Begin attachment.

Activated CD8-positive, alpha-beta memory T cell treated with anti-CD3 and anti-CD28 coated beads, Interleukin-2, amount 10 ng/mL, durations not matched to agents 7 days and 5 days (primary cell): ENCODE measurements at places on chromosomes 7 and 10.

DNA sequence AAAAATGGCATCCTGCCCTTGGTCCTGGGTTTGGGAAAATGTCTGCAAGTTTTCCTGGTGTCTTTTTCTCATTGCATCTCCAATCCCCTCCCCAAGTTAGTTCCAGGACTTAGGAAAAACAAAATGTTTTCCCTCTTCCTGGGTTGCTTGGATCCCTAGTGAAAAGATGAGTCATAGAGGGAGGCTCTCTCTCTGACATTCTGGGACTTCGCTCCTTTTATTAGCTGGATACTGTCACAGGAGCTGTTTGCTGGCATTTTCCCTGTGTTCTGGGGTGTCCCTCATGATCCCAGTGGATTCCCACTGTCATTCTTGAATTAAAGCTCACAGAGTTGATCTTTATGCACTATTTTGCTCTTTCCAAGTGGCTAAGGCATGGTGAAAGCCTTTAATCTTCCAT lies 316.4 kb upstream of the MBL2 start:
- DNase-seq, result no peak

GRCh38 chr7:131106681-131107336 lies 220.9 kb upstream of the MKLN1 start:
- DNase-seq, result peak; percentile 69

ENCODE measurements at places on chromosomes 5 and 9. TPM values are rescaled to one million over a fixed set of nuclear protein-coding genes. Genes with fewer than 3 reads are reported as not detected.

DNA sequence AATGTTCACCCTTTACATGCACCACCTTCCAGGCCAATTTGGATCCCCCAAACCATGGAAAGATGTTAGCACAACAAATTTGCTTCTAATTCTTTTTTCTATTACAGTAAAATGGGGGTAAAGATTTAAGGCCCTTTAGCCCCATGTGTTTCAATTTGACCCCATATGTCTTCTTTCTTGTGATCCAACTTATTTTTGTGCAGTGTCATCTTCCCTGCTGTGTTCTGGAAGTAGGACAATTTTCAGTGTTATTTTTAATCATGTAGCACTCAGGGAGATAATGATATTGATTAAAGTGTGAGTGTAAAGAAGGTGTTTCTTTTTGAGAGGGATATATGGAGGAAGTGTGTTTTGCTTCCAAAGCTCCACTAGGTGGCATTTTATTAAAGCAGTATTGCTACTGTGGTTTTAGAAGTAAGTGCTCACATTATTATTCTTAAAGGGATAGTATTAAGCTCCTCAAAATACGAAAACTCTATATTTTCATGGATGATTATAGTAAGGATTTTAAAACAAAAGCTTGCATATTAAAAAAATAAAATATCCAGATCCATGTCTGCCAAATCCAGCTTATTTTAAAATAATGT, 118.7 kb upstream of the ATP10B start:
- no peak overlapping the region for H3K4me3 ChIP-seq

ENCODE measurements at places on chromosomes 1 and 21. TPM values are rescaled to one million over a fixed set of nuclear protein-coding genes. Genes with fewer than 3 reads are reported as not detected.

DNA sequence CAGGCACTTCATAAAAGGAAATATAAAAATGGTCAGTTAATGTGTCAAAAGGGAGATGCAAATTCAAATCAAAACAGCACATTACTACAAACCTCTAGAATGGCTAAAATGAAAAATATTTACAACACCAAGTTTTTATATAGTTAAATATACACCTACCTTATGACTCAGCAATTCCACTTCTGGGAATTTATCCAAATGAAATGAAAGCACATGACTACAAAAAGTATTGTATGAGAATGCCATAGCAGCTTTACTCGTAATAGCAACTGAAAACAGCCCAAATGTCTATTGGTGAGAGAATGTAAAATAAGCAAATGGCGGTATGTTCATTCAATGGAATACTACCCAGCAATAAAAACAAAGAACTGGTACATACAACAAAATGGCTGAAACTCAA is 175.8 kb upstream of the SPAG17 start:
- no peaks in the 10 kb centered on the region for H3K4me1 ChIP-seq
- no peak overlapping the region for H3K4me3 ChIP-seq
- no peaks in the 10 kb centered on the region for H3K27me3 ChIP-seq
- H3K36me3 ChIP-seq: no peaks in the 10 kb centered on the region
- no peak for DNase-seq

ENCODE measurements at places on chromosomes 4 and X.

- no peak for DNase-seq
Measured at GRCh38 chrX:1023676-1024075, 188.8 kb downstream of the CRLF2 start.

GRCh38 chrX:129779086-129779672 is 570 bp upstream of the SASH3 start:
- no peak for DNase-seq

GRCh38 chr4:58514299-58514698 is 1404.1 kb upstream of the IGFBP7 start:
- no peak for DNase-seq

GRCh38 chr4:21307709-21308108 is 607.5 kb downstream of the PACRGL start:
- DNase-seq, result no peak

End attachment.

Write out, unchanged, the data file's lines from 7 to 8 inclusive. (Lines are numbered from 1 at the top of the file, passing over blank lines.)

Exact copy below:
DNA sequence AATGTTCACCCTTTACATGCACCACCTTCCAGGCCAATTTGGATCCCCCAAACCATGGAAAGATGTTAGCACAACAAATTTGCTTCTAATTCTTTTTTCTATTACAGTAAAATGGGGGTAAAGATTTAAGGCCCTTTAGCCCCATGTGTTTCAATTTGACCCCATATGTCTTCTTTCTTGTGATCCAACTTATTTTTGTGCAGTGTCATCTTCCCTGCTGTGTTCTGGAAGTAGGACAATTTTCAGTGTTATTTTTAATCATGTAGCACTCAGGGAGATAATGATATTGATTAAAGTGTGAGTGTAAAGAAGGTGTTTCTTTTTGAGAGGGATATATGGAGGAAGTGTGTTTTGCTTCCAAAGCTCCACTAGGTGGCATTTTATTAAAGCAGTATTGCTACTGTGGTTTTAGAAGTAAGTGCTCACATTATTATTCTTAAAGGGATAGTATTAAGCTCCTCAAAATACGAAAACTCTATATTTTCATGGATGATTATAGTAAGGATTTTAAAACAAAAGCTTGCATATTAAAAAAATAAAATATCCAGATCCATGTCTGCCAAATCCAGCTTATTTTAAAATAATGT, 118.7 kb upstream of the ATP10B start:
- no peak overlapping the region for H3K4me3 ChIP-seq